Crystal Divers. Our Track Record.
Fiji's underwater gardens are just delicious. Lau's "Magic Kingdom," on the protected back side of Vanua Balavu, delivered what Dan promised as some of the best diving he's found in the area. We made three consecutive dives near Nggillangila Passage at Neptune Gardens with barely more surface interval than the time necessary to change film. One shallow outcropping in particular seemed the center of activity. Seductively wriggling cleaner fish picked the parasites from the angels and anthias. Clouds of swarming fairy basslets pulsed left, then right, with each blast of our cameras' strobe lights. An amorous boxfish couple rubbed noses and bellies, spinning seemingly out of control up to the surface, the insistent male blushing yellow and blue. Bulging-eyed blennies, lizards of the underwater world, scooted and scampered about. Sea whips and velcro-armed crinoids sheltered tiny symbiotic roommates -- shrimp, crabs, gobies, and clingfish.
Each day in Lau was full of adventure both above and below the surface. We crawled our way into Dead Man's Cave with its flowstone stalagmites and a macabre death's hook formation looming above. Women and children from nearby villages were once stashed in here during brutal tribal wars. In Turtle Lake we slogged through sucking orange mud, home to millions of tiny shrimp which scuttled between our toes. Two landlocked sea turtles also live in the small lake, placed here years ago by villagers. Following local customs, the turtles will be sacrificed to honor the local chieftain (the Tui Lau) and his son when death claims them. And on tiny Bird Island, we walked right up to photograph nesting red footed boobies. It was only later that we found out that the fluffy white chicks often regurgitate half-digested fish chunks in your direction if you come too close! We stumbled across new dive sites everywhere we ventured, such as Moonlit Sonata, Lion's Cage and Cori's Place. This last dive, named after Dan's infant son, was a colorful playground swathed in pastel hard coral blankets. A large rock covered in swaying purple anemones housed its own nursery of clownfish and their iridescent green eggs. One distressed damsel was intent on protecting her brood, trying to get at our eyes and then fiercely attacking our bubbles when we burst forth in laughter.
A profusion of strange and wondrous marine life has taken up residence in this little corner of the South Pacific. The very reefs themselves are alive, the backbone of this thriving marine ecosystem. Recognizing this, the Fijian government has declared the waters of Lau officially protected. Commercial fishing is prohibited, and exclusive diving privileges for Lau have been granted to Crystal Divers. Through such measures and strict policies of "take only pictures, leave only bubbles" diving and live boating rather than anchoring, man's destructive impact on the fragile reefs and their residents should be minimized.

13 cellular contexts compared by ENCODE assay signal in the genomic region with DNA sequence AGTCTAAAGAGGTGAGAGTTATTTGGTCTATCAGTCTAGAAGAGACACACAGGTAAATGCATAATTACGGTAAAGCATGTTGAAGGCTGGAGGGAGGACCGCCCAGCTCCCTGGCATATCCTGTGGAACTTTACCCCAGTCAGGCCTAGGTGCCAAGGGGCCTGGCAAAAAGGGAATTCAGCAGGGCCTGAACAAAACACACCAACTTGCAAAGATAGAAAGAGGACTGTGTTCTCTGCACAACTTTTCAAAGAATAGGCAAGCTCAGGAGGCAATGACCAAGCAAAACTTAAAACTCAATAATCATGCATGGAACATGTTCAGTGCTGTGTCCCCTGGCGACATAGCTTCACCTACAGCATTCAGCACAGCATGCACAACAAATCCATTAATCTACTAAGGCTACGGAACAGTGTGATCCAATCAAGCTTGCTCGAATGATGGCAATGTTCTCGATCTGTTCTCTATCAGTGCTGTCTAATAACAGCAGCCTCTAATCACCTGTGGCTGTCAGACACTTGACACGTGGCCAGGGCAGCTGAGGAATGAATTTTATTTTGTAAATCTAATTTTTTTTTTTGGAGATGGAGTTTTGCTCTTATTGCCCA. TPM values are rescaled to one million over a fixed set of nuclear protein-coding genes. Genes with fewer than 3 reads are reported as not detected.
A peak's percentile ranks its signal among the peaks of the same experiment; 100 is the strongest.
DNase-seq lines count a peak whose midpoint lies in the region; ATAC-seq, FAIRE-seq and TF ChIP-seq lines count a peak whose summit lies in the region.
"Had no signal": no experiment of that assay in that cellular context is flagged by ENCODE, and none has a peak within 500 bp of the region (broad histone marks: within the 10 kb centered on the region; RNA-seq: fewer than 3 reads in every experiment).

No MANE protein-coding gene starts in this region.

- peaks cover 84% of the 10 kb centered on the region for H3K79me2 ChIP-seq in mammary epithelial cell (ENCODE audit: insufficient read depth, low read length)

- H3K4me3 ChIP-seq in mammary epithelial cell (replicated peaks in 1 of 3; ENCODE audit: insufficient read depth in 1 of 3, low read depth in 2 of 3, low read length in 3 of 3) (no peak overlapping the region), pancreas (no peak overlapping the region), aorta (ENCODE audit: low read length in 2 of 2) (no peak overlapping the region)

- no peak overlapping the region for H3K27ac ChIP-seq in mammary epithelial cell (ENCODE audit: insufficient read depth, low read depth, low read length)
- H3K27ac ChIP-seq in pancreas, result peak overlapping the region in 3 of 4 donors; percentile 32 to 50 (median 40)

In this day and age, when frozen chumsicles and Cheezwhiz desserts are commonly used to attract critters, it is such a simple, complete joy to slip beneath the ocean's ceiling and not find domesticated marine life with mouths open wide, frantically jockeying for position in the lunch line. Dan does not bait creatures or manipulate encounters in any way. If animals want to come close, they do so naturally, curiously. Divers encounter "wildlife" on the animals' terms, in their world.
Nowhere was this subtlety so obvious than at the Neverending Story. A world class spot for reliable sightings of a wide variety of pelagics, it's a marvelous menagerie of the sea's creatures where a meeting with nearly any critter is possible, from minke whales to mantas. Dan says that this dive has proven totally different every time.
Without warning, they begin to appear, materializing through unseen tears in the blue fabric all around us. Like a volley of arrows shot from beyond, scores of barracuda rush towards us. Throngs of big-eye jacks and tiera batfish hustle on their way down the pelagic highway. A venerable green turtle, having no reason to fear us (the "no-riding" policy should keep it this way), drifts over to investigate us before pulling for the surface.
Then the first shark appears, a big meaty silvertip. The nine-foot bruiser rockets up to our level, circles warily, then descends into silence and shadow. Two gray reefs close in on us from both sides. Three hammerheads patrol underneath, their business ends swinging side to side like metal detectors sounding the deep for a snack. Another hammerhead (how did it sneak above us?) is silhouetted against the sun, a twelve-foot malignant tattoo, blackness against the brightness. We are in the middle of the Dakuwaqa's playpen, and for a moment, it seems uncertain as to what mood the Shark God is in. The next instant, our elasmobranch playmates are gone.
With images of sharks still burned into our eyes and prowling the shadows of our minds, we're carried alongside a sheer cliff ablaze with first yellow, then purple, soft corals
-- Lau's very own Yellow and Purple Walls. A huge manta ray glides by us, scooping up a planktonic breakfast with its gigantic dustpan mouth. The mammoth sea butterfly then flaps its wings in farewell and banks sharply downward to continue upon its way. Still in shock from all we've seen, we attempt to nonchalantly to continue on ours. The dive isn't over yet.
This site wonderfully hints at the undiscovered potential of the exploring isles of Lau. The diving there is in its embryonic stages, and its character is still developing and improving. We are only in the first chapter of the Neverending Story. Who can say what treasures remain to be found? The only certainty is that Lau, with all the traditional "best of Fiji," plus its own unique flavor and no crowds above or below the water, holds tremendous promise as one of the newest premier dive destinations.
Brandon D. Cole and Melissa Singh